The Christmas Bit

Its only taken a couple of days to unload the van and try to find a home for everything.  I am ashamed to say that I have started a charity bag with my belongings.  Anything that needs hanging will probably have to go.  The cat is coming to terms with living near a dog – in 7 years she had never seen one until this summer.  She growls louder than the dog who totally ignores her and treats the place as her own.  I like to leave the door open and both the dog and the other cat wander in and out.  Mine has learned to eat her food or go without as Kitty loves to come in every morning and have a second breakfast.  If I am quick enough, I pick it up and put it on top of the microwave where neither of them can get to it.   With Christmas just around the corner any thoughts of getting in the van and even sleeping in it have been put on hold for the moment.  I am sad to say I might not get to do this until March as there is so much else going on before then.

The first few weeks in Spain have been spent doing domestic things.  With oranges being given to us from all directions we have made marmalade three times.  Seems so wrong to use fantastic eating oranges for marmalade when I am aware how much they cost back in the UK.  But there are too many to eat, and they have no keeping qualities as they are picked fresh and not waxed or preserved in any way.  Amazing flavours.  We have also been given loads of lemons – far too many for me to use in my gin unless I take up drinking in a big way.  I have also made Christmas cakes in a bid to sell them at a local Christmas Fair.  It is almost impossible to buy mixed dried fruit and peel.  So, have had to adapt my recipes to what I can get.  For the first time in my life I had to make my own almond paste as you can’t get marzipan out here.  This is the land of almond trees as well as citrus fruits and olives. I have been converted.  The taste is fantastic and the texture divine.  I will probably never buy marzipan ever again.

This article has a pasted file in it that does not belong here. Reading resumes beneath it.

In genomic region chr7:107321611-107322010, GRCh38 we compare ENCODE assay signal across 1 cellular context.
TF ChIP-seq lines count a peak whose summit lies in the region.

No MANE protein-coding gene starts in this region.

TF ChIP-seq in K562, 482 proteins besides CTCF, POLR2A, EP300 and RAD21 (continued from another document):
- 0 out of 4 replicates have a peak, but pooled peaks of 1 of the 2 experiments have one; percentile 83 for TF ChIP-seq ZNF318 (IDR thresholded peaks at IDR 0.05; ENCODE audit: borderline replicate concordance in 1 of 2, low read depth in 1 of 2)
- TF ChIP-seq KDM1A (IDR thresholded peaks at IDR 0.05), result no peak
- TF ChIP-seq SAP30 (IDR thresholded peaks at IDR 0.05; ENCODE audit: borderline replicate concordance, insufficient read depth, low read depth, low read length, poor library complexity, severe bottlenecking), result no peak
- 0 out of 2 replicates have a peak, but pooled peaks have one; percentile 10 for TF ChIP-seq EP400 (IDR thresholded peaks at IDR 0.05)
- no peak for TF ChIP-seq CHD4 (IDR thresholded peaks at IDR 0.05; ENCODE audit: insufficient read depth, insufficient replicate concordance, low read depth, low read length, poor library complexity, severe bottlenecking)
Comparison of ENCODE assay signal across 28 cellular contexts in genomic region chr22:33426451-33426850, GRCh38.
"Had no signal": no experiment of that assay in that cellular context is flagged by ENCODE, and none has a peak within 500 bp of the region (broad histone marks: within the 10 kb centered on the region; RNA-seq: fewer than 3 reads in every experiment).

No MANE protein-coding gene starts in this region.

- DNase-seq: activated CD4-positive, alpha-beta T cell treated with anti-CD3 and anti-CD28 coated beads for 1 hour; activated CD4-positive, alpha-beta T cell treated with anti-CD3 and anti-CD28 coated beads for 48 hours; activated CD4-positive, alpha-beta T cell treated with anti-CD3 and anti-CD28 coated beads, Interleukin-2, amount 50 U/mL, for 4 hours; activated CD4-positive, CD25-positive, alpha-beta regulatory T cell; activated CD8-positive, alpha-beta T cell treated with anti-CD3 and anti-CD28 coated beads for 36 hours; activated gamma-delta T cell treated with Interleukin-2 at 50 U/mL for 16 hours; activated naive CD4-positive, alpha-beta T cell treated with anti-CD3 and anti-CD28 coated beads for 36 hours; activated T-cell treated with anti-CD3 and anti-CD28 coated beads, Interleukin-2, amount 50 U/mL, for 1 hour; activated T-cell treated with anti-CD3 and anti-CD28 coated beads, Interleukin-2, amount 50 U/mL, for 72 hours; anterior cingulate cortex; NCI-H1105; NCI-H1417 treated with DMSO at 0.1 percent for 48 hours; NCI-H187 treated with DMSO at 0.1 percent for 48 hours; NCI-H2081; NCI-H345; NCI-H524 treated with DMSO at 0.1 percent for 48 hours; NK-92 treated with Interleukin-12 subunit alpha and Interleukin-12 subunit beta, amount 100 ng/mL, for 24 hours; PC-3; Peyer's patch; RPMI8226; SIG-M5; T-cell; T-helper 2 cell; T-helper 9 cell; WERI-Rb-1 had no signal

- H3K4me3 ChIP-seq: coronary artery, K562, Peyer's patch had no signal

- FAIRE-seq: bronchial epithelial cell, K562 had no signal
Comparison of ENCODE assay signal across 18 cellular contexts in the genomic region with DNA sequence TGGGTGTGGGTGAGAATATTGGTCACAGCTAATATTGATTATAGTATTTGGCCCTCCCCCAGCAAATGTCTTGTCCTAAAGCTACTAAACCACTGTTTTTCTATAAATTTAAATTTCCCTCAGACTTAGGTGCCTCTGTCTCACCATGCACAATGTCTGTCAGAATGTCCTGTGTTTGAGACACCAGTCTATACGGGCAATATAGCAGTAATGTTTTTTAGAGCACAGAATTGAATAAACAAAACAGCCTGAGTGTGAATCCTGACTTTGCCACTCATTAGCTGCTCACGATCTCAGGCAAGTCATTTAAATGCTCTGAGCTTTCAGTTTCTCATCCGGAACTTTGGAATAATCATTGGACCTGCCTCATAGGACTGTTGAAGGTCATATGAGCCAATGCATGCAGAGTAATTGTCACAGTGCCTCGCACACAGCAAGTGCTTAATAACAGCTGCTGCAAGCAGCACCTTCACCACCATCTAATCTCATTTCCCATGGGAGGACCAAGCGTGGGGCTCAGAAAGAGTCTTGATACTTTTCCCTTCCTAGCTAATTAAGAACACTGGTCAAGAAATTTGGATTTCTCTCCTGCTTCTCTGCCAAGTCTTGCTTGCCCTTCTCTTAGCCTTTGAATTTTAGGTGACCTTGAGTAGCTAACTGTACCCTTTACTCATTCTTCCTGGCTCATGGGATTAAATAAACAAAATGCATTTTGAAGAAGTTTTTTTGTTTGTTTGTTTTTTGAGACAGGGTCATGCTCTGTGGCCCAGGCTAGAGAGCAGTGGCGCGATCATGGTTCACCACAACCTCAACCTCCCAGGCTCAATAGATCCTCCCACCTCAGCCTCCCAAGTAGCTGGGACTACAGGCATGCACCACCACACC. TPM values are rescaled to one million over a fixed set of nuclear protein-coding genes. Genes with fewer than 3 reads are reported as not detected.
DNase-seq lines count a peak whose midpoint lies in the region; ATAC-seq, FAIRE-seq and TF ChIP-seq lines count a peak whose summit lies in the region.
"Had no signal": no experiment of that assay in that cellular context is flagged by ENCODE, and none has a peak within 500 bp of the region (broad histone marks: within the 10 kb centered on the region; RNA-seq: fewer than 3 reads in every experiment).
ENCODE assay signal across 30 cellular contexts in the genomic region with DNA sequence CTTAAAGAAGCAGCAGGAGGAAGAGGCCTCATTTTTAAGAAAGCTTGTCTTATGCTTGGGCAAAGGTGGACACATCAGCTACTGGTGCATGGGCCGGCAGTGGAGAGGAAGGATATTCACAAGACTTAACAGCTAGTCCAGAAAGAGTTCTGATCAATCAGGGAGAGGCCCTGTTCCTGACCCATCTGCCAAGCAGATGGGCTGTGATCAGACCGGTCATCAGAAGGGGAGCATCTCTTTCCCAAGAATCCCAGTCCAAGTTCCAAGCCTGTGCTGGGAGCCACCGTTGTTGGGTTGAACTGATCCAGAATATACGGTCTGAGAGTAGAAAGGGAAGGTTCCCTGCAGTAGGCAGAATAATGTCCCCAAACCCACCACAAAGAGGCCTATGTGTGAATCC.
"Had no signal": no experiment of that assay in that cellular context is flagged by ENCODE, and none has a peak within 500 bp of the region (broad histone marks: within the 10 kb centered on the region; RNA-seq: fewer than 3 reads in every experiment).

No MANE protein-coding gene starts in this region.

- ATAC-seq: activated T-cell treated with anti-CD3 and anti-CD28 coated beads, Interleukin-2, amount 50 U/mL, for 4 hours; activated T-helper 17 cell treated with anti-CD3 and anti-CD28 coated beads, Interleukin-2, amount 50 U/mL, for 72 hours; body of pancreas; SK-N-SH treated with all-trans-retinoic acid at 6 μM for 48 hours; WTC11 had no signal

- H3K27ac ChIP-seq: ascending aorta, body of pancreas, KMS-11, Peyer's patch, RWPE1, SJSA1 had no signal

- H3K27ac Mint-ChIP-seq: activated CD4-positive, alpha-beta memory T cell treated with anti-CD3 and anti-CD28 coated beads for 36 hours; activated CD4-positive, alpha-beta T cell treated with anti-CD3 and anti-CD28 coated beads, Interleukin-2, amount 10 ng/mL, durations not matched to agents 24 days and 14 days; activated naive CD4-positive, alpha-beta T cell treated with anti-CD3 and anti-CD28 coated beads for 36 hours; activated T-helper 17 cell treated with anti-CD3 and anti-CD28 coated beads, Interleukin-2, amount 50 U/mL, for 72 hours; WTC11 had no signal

It’s the week before Christmas and we are off to Ireland to spend the holiday with the parents.  I am so looking forward to looking at the mountain from our holiday home – It is called Mountain View.  The car is stacked to the roof with Christmas goodies from Spain, the tree and decorations and the dog.  The drive up to Santander was uneventful but lovely although long.  We arrived at our pre-booked accommodation at 1730hours to find the doors locked and the place in darkness.  It would seem that the booking had been cancelled and had sent an e-mail to inform us.  Sadly, without Wi-Fi you can’t read an e-mail.  And it helps if you aren’t driving.  So, after a frantic call to customer services and a bus stop where I could pick up Wi-Fi, we were found a hotel in Santander that would accept a dog for the night with paying the difference in the booking costs.  Shame we didn’t get there until 2030hours.  But it was a lovely apartment.  Opposite a beach, a park and some lovely statues and fountains.  And for once it was furnished with real furniture which hadn’t come flat packed from the Scandinavian shop.  Santander has a lot more going for it than just the ferry port.